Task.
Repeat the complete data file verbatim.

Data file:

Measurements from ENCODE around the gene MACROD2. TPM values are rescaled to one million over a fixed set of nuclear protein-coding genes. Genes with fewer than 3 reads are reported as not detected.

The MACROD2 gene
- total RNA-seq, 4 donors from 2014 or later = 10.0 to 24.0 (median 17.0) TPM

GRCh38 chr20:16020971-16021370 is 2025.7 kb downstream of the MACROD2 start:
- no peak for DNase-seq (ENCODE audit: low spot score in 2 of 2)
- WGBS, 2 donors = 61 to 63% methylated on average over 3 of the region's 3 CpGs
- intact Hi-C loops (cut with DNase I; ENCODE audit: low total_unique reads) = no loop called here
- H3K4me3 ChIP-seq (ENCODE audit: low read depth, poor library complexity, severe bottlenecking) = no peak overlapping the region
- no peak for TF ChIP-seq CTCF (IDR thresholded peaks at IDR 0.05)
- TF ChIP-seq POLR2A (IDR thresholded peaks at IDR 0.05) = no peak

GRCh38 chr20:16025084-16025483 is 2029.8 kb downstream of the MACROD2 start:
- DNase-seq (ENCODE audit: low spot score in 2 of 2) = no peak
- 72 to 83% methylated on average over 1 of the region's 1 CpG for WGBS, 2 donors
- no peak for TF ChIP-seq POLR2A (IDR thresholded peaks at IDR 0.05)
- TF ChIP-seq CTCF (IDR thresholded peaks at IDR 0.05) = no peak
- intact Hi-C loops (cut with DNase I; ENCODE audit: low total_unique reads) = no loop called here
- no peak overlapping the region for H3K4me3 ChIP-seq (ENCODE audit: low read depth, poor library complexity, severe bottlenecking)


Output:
Measurements from ENCODE around the gene MACROD2. TPM values are rescaled to one million over a fixed set of nuclear protein-coding genes. Genes with fewer than 3 reads are reported as not detected.

The MACROD2 gene
- total RNA-seq, 4 donors from 2014 or later = 10.0 to 24.0 (median 17.0) TPM

GRCh38 chr20:16020971-16021370 is 2025.7 kb downstream of the MACROD2 start:
- no peak for DNase-seq (ENCODE audit: low spot score in 2 of 2)
- WGBS, 2 donors = 61 to 63% methylated on average over 3 of the region's 3 CpGs
- intact Hi-C loops (cut with DNase I; ENCODE audit: low total_unique reads) = no loop called here
- H3K4me3 ChIP-seq (ENCODE audit: low read depth, poor library complexity, severe bottlenecking) = no peak overlapping the region
- no peak for TF ChIP-seq CTCF (IDR thresholded peaks at IDR 0.05)
- TF ChIP-seq POLR2A (IDR thresholded peaks at IDR 0.05) = no peak

GRCh38 chr20:16025084-16025483 is 2029.8 kb downstream of the MACROD2 start:
- DNase-seq (ENCODE audit: low spot score in 2 of 2) = no peak
- 72 to 83% methylated on average over 1 of the region's 1 CpG for WGBS, 2 donors
- no peak for TF ChIP-seq POLR2A (IDR thresholded peaks at IDR 0.05)
- TF ChIP-seq CTCF (IDR thresholded peaks at IDR 0.05) = no peak
- intact Hi-C loops (cut with DNase I; ENCODE audit: low total_unique reads) = no loop called here
- no peak overlapping the region for H3K4me3 ChIP-seq (ENCODE audit: low read depth, poor library complexity, severe bottlenecking)